Caribou hunting trip a learning experience for N.W.T. students, teachers
Large groups of caribou have been hanging out along the Dempster Highway near the N.W.T./Yukon border
By Northwind, CBC News, Oct 25, 2015
If a recent school hunting trip along the Dempster Highway was a learning experience for the students, it was even more so for one of their teachers.
“I don’t think I’ll ever top that experience in terms of being a teacher and having that student-teacher relationship,” said Justin Cormier, a teacher at Chief Julius School in Fort McPherson. “That was one of the best experiences of my life.”
Cormier accompanied elders and other community members on a hunting trip with students along the Dempster Highway last week.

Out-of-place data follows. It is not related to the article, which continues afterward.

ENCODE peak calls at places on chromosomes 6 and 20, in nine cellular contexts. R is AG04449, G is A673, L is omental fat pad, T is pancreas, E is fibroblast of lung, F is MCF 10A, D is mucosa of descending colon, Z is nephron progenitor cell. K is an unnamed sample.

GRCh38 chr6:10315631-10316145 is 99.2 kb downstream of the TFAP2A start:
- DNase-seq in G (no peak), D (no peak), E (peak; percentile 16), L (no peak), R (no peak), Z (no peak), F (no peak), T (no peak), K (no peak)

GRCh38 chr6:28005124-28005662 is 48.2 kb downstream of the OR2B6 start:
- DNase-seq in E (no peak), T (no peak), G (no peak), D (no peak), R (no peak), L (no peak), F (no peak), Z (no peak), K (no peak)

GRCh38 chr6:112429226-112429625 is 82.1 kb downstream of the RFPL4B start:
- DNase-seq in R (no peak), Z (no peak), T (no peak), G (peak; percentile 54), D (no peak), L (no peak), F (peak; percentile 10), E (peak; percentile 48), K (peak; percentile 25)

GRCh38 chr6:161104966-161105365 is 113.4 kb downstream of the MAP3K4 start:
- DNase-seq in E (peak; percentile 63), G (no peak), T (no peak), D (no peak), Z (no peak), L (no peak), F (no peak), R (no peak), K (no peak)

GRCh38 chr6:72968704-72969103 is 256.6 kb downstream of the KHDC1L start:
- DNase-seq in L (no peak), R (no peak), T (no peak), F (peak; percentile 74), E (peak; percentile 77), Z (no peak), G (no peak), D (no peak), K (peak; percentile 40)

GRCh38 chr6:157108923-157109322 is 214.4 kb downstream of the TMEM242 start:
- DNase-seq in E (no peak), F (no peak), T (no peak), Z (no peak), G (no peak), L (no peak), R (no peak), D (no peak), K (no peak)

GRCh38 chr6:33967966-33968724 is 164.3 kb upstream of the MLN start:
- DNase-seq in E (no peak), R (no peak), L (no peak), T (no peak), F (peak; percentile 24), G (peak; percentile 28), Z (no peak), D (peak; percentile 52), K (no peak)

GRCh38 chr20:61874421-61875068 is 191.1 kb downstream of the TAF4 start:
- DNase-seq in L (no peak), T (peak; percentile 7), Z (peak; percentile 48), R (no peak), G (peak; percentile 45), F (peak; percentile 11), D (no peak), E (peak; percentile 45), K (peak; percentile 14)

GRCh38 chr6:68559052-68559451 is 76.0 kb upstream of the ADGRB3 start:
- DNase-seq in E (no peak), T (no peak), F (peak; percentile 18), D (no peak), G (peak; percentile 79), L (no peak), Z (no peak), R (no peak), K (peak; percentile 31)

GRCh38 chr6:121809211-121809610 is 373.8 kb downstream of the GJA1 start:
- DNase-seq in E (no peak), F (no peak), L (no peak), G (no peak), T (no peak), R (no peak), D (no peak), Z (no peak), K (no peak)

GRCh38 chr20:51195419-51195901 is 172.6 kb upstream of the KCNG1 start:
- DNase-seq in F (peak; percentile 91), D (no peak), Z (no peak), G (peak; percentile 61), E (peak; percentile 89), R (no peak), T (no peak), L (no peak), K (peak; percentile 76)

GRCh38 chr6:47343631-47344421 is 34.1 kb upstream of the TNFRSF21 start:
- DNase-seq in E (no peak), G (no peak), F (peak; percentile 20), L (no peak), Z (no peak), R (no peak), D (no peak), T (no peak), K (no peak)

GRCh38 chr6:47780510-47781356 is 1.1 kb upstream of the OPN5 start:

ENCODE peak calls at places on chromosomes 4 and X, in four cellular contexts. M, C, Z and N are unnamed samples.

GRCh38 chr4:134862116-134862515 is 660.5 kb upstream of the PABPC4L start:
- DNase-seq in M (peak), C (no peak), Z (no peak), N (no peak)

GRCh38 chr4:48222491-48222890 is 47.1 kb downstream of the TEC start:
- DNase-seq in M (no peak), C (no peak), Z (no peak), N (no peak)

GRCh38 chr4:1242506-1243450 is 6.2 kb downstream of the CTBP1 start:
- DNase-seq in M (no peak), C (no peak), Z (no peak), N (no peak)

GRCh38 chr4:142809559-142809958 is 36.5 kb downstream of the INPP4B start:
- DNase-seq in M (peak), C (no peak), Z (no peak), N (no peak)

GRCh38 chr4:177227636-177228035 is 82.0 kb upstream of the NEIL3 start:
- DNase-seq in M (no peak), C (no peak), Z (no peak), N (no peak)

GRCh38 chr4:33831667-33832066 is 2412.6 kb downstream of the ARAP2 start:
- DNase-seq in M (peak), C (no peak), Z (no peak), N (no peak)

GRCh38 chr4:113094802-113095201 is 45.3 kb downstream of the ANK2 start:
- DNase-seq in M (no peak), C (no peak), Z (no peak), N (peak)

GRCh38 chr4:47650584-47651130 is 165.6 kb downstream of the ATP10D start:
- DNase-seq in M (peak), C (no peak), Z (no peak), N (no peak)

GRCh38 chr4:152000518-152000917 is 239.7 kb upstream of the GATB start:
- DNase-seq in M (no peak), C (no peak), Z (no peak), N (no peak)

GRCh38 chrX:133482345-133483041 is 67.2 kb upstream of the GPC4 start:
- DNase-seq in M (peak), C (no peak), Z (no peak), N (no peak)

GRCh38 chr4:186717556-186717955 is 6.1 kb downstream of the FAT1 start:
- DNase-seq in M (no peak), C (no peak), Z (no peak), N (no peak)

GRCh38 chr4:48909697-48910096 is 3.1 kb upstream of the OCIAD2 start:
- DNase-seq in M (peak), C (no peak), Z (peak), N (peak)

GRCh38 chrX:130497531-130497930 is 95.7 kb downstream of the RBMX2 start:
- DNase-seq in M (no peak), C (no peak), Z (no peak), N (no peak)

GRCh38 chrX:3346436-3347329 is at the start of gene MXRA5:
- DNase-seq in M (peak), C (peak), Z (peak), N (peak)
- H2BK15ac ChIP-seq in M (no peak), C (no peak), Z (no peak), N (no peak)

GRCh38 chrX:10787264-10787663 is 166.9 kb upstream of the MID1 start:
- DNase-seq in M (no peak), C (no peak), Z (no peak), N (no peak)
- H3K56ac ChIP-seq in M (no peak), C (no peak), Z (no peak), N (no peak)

Cormier said the group saw several pockets of caribou, each one with perhaps two or three-hundred animals. Although an experienced hunter in his home in New Brunswick, Cormier had never seen caribou before, let alone hunted one. On this day trip, he saw his students hunt and dress the animals.
“The best learning in a classroom often happens when the students teach you things,” he said.
“I kept telling people that I was taking the students onto the land, but really they took me out on to the land and they were showing me the ropes.”
Cormier also absorbed lessons from the elders alongside his students.
“I seen some of the kids pushing the snow over the blood and — something that I didn’t know — but, apparently that shows respect for the animal,” he said.
Cassandra Francis, one of the students on the hunting trip, was just as enthusiastic as Cormier about her own experience.
“There was lots and lots of herds, like many, many herds of caribou all over.”
She said she learned what kind of caribou to shoot and which ones not to, as well as how to gut and skin a caribou.
Francis said she’d like to go hunting again.
Posted on October 28, 2015, in Decolonization and tagged Caribou hunting, Fort McPherson, Gwich’in. Bookmark the permalink. 1 Comment.
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